Predicting vegetation types at treeline using topography and biophysical disturbance variables

Predicting vegetation types at treeline using topography and biophysical disturbance variables Abstract. The relationships between four vegetation types and variables representing topography and biophysical disturbance gradients were modeled for a study area in east‐central Glacier National Park, Montana. Four treeline transition vegetation types including closed‐canopy forest, open‐canopy forest, meadow, and unvegetated surfaces (e.g. rock, snow, and ice) were identified and mapped through classification of satellite data and subsequent field verification. Topographic characteristics were represented using a digital elevation model and three variables derived from topoclimatic potential models (solar radiation potential, snow accumulation potential, and soil saturation potential). A combination of generalized additive and generalized linear modeling (GAM and GLM, respectively) techniques was used to construct logistic regression models representing the distributions of the four vegetation types. The variables explained significant amounts of variation in the vegetation types, but high levels of variation remained unexplained. A comparison of ‘expected’ and ‘observed’ vegetation patterns suggested that some unexplained variation may have occurred at the basin scale. A suite of tools and techniques is presented that facilitates predicting landscape‐scale vegetation patterns and testing hypotheses about the spatial controls on those patterns. http://www.deepdyve.com/assets/images/DeepDyve-Logo-lg.png Journal of Vegetation Science Wiley

Predicting vegetation types at treeline using topography and biophysical disturbance variables

Journal of Vegetation Science, Volume 5 (5) – Oct 1, 1994

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Publisher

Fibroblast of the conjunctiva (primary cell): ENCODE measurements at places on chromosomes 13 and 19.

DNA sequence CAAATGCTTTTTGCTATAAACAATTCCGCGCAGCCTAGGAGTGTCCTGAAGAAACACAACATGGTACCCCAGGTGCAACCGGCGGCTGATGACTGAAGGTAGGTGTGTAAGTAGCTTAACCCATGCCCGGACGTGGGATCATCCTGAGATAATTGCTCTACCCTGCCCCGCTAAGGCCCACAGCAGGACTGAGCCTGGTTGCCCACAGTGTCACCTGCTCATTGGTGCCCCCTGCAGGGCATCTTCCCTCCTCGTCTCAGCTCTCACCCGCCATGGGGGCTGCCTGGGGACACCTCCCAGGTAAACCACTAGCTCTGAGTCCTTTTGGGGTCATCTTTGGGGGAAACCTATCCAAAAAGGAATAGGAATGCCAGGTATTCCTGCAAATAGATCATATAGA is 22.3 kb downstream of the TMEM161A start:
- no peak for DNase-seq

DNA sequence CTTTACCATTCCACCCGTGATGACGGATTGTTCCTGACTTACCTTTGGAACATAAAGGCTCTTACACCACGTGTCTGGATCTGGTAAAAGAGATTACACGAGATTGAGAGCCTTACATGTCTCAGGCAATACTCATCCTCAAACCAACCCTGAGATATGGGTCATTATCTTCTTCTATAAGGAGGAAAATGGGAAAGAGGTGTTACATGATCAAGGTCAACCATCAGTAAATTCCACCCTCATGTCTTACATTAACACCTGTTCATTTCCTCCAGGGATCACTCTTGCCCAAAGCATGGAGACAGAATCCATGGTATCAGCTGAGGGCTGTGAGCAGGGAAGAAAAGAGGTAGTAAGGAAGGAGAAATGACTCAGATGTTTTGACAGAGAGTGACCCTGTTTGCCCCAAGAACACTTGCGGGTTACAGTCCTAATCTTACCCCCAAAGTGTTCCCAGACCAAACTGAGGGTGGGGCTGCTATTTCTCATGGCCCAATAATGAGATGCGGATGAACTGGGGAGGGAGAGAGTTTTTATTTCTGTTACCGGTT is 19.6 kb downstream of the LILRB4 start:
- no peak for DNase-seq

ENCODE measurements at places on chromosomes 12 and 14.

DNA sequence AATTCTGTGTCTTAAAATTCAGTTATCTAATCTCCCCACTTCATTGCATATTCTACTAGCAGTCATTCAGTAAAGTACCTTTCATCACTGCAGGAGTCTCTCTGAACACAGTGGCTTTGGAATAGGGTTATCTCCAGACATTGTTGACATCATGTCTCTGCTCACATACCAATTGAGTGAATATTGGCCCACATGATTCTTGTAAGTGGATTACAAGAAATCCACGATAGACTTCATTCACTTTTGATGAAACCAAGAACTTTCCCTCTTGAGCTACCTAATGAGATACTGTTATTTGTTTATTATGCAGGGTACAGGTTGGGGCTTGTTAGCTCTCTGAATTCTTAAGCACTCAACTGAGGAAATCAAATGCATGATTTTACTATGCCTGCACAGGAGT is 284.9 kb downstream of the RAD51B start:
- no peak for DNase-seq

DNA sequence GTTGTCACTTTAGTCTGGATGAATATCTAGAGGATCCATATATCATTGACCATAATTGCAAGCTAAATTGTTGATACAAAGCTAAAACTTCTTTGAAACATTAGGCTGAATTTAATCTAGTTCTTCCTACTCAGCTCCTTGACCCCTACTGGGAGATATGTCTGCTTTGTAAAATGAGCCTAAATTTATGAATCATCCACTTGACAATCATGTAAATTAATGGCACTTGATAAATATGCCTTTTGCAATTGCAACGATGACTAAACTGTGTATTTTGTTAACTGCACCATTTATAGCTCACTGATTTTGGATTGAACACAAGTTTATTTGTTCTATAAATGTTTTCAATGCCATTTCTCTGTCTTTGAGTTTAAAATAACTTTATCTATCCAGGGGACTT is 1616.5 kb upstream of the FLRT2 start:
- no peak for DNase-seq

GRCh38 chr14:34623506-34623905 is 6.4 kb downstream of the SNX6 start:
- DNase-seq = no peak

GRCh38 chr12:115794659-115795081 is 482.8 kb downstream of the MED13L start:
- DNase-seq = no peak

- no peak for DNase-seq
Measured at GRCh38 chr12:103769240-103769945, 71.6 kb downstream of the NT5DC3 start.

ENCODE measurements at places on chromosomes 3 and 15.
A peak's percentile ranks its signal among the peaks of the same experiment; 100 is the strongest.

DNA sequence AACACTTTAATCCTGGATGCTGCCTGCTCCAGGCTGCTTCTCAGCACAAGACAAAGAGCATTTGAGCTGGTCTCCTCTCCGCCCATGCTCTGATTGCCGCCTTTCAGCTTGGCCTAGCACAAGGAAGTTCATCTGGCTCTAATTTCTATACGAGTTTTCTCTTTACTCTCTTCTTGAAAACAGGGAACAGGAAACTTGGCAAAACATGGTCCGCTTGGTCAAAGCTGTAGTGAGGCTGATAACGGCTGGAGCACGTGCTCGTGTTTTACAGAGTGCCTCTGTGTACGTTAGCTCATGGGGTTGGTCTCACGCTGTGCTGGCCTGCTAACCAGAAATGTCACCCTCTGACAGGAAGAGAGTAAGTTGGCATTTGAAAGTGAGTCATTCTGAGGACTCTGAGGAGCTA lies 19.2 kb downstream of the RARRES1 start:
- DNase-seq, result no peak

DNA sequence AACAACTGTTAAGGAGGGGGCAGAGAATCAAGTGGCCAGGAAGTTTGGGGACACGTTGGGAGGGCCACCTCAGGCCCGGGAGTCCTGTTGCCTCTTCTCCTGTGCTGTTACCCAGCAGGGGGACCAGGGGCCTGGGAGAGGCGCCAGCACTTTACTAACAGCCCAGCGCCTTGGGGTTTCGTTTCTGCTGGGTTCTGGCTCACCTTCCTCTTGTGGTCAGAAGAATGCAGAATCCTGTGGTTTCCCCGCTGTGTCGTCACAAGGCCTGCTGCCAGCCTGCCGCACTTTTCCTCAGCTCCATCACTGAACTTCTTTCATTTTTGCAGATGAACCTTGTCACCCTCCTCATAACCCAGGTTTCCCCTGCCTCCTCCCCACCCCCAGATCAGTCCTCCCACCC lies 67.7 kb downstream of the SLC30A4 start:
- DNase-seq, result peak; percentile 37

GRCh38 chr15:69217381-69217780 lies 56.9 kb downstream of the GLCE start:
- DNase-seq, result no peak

Wiley
Copyright
1994 IAVS ‐ the International Association of Vegetation Science
ISSN
1100-9233
eISSN
1654-1103
D.O.I.
10.2307/3235880
Publisher site
See Article on Publisher Site

Abstract

Abstract. The relationships between four vegetation types and variables representing topography and biophysical disturbance gradients were modeled for a study area in east‐central Glacier National Park, Montana. Four treeline transition vegetation types including closed‐canopy forest, open‐canopy forest, meadow, and unvegetated surfaces (e.g. rock, snow, and ice) were identified and mapped through classification of satellite data and subsequent field verification. Topographic characteristics were represented using a digital elevation model and three variables derived from topoclimatic potential models (solar radiation potential, snow accumulation potential, and soil saturation potential). A combination of generalized additive and generalized linear modeling (GAM and GLM, respectively) techniques was used to construct logistic regression models representing the distributions of the four vegetation types. The variables explained significant amounts of variation in the vegetation types, but high levels of variation remained unexplained. A comparison of ‘expected’ and ‘observed’ vegetation patterns suggested that some unexplained variation may have occurred at the basin scale. A suite of tools and techniques is presented that facilitates predicting landscape‐scale vegetation patterns and testing hypotheses about the spatial controls on those patterns.

Journal

Journal of Vegetation ScienceWiley

Published: Oct 1, 1994

References

  • Topographic distribution of clear‐sky radiation over the Konza Prairie, Kansas
    Dubayah, Dubayah; Dozier, Dozier; Davis, Davis

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